Additional Book Information
Series: NYRB Classics
Publication Date: September 8, 2009
Hard Rain Falling
by Don Carpenter, introduction by George Pelecanos
Don Carpenter’s Hard Rain Falling is a tough-as-nails account of being down and out, but never down for good—a Dostoyevskian tale of crime, punishment, and the pursuit of an ever-elusive redemption. The novel follows the adventures of Jack Levitt, an orphaned teenager living off his wits in the fleabag hotels and seedy pool halls of Portland, Oregon. Jack befriends Billy Lancing, a young black runaway and pool hustler extraordinaire. A heist gone wrong gets Jack sent to reform school, from which he emerges embittered by abuse and solitary confinement. In the meantime Billy has joined the middle class—married, fathered a son, acquired a business and a mistress. But neither Jack nor Billy can escape their troubled pasts, and they will meet again in San Quentin before their strange double drama comes to a violent and revelatory end.Don Carpenter, introduction by George Pelecanos
Don Carpenter is a particular favorite of mine. His first novel, Hard Rain Falling, might be my candidate for the other best prison novel in American literature.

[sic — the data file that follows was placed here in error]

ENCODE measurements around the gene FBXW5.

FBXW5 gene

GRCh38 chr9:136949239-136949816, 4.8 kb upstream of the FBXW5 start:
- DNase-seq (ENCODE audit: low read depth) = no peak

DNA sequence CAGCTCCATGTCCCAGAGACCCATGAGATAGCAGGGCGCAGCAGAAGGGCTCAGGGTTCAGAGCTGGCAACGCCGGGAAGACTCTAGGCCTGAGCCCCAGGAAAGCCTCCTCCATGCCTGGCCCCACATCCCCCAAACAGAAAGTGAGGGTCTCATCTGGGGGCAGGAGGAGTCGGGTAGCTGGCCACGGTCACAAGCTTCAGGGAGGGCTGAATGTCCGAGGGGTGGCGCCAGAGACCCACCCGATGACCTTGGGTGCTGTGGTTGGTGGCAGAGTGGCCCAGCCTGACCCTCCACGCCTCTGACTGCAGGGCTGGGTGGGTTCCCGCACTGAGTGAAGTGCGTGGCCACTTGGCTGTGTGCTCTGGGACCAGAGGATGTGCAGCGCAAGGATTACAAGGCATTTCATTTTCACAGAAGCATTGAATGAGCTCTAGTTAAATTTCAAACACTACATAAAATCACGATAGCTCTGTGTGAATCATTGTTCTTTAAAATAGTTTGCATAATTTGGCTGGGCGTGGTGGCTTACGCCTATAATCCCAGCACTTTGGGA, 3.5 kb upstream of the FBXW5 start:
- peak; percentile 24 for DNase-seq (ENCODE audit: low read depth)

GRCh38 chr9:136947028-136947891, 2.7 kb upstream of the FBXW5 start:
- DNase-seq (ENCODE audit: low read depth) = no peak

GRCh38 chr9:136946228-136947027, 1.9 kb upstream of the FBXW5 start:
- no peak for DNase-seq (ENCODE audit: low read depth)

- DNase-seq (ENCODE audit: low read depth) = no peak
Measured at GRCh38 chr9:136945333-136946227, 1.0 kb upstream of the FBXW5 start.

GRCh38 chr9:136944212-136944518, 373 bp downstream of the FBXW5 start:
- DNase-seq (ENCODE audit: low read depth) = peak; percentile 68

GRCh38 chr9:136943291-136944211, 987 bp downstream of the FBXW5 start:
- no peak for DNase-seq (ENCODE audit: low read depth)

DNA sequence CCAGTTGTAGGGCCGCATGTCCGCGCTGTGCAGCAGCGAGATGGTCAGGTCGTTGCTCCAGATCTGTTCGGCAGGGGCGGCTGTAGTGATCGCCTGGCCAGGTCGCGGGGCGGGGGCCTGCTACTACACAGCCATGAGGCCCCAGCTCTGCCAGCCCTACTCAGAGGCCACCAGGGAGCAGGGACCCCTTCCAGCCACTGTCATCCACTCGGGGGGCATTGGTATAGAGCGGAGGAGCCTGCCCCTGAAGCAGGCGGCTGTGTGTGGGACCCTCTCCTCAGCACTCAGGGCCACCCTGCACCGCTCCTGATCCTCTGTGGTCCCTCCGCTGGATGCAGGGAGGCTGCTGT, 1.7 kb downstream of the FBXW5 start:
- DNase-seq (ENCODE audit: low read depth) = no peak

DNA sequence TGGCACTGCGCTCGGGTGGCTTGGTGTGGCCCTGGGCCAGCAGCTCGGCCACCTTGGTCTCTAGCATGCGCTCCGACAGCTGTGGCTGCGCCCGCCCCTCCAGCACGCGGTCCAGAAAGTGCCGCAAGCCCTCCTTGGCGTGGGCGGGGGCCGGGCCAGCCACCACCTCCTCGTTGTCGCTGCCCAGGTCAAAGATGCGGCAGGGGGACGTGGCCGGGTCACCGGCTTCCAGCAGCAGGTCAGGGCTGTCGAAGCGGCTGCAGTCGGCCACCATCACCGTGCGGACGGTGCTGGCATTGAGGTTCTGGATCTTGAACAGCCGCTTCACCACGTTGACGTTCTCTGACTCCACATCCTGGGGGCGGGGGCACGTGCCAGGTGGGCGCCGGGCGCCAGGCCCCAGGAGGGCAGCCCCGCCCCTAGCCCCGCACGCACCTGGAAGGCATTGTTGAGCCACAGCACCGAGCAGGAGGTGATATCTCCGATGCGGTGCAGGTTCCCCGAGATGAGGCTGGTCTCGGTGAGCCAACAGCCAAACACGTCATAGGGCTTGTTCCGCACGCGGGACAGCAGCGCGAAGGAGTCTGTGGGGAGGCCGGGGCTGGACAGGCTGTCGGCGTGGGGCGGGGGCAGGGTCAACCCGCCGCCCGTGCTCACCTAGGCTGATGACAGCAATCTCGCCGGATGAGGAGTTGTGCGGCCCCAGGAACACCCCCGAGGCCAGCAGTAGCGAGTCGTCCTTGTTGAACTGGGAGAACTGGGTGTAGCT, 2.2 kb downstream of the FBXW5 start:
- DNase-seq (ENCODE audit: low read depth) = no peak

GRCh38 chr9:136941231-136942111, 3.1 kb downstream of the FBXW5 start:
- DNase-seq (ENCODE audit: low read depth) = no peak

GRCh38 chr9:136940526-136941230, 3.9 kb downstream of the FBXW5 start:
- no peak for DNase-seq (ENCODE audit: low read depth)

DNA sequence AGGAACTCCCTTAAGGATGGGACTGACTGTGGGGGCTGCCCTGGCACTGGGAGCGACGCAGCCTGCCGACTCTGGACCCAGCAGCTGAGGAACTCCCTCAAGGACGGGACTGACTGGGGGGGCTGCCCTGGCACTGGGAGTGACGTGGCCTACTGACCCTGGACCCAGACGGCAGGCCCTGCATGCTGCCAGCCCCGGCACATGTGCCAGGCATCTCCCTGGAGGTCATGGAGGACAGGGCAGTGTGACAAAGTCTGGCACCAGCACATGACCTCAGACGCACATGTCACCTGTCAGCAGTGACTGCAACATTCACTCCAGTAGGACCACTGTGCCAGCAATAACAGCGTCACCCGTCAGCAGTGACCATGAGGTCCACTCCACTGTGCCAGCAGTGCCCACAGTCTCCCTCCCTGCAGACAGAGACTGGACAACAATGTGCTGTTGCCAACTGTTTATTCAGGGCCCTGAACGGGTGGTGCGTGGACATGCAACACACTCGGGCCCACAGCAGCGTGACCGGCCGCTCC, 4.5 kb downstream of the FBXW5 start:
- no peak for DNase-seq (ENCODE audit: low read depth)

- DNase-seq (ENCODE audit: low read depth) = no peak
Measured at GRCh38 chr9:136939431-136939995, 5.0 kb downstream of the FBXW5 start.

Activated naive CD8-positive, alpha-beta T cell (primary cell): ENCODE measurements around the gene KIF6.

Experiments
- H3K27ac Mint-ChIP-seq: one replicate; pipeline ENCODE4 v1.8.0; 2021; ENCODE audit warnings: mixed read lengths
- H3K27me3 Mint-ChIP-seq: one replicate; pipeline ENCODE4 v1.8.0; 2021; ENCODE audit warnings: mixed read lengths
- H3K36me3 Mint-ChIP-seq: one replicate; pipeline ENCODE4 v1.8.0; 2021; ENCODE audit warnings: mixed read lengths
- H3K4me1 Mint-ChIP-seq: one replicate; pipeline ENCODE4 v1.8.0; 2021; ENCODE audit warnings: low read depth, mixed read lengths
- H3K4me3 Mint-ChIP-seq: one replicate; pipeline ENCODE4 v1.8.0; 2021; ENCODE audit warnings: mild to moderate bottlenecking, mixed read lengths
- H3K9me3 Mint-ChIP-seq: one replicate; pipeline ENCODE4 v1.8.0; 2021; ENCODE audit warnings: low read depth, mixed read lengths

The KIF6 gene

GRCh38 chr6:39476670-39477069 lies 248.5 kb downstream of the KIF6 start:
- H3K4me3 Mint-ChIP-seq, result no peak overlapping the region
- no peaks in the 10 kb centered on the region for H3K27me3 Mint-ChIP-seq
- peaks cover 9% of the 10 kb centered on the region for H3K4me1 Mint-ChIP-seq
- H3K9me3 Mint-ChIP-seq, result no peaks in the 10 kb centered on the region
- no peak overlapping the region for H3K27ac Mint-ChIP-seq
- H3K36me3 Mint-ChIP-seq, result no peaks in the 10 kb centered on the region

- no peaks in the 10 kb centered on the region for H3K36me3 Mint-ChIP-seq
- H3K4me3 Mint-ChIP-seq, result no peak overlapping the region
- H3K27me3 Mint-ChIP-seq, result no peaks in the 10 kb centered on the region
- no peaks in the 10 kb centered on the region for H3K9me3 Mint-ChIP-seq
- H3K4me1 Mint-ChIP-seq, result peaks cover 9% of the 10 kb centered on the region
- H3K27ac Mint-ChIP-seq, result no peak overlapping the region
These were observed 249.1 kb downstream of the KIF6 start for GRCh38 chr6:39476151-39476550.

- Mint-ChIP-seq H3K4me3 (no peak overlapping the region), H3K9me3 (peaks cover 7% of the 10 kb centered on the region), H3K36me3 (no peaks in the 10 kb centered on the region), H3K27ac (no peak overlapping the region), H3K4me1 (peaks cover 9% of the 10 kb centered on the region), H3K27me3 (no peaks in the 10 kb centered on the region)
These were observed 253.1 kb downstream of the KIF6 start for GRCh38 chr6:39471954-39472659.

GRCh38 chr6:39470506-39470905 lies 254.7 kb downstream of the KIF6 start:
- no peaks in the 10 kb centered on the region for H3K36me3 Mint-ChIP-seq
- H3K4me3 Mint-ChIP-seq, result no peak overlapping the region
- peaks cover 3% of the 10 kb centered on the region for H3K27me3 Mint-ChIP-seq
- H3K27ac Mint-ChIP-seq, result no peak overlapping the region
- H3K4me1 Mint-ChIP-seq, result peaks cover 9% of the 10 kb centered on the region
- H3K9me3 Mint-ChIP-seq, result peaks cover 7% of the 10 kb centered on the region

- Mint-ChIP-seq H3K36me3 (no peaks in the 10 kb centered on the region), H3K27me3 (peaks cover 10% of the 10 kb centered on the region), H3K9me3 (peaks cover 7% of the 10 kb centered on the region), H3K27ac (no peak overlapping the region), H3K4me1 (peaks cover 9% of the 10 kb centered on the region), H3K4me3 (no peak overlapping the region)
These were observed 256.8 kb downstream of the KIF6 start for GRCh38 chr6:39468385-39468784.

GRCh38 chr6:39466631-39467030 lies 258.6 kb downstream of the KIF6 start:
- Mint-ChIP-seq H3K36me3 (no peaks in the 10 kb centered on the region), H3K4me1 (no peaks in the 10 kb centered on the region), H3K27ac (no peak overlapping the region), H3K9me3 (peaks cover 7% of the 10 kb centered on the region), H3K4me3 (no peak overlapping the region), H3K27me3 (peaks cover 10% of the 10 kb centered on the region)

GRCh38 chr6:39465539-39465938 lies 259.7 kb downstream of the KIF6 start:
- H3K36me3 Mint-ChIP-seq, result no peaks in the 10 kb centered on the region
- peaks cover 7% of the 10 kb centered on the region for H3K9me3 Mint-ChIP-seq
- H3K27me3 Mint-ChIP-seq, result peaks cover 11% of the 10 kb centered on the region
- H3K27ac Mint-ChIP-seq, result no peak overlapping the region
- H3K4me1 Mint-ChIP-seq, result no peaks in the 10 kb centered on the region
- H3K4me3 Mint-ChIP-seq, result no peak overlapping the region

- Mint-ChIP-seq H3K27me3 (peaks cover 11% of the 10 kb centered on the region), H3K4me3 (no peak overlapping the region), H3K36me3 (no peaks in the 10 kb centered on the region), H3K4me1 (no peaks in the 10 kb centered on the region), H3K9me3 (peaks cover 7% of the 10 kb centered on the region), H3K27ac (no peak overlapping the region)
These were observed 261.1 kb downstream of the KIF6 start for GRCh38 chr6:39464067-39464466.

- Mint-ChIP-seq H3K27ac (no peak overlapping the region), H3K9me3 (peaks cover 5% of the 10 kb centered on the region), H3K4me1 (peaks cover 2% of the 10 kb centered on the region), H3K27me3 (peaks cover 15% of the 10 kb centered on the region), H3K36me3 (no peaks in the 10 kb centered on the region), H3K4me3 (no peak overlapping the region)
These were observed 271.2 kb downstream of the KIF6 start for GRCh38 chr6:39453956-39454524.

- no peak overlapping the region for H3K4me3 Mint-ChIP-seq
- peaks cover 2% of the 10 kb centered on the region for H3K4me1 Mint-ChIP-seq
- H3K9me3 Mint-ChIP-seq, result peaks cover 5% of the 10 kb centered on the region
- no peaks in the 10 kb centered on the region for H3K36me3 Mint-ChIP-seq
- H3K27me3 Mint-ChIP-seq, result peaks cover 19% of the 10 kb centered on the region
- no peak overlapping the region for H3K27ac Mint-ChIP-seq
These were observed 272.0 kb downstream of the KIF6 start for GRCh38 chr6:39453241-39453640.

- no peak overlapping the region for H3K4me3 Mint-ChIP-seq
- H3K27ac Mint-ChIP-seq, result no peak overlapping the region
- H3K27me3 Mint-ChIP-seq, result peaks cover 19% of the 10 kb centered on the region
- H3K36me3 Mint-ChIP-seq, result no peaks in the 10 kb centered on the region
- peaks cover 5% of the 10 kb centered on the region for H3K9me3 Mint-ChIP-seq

— Jonathan Lethem
Carpenter's masterpiece, long out of print, is the definitive juvenile—delinquency novel and a damning indictment of our justice system that is still relevant today.
— George Pelecanos, The Village Voice
Don Carpenter combines a reporter's eye for external detail with a novelist's sense of inner depts.
— Los Angeles Times
Hard Rain Falling roars through dim Western streets like an articulate Hells Angel looking for a fight...The book is tough and vital, built with slabs of hard prose.
— The New York Times
Full of lyrical evocations of a lost working—class San Francisco, the novel also contains possibly the best two—page drunken celebration of cheap, corny, vulgar, un—cleaned—up Market Street ever set in print.
— The San Francisco Chronicle
Carpenter was a straight man to the more illustrious neo-Beat and -Dada artists of the era ... a steadying antidote to the counterculture bedlam of the tumultuous 1960s and beyond.
— Douglas Brinkley, The New York Times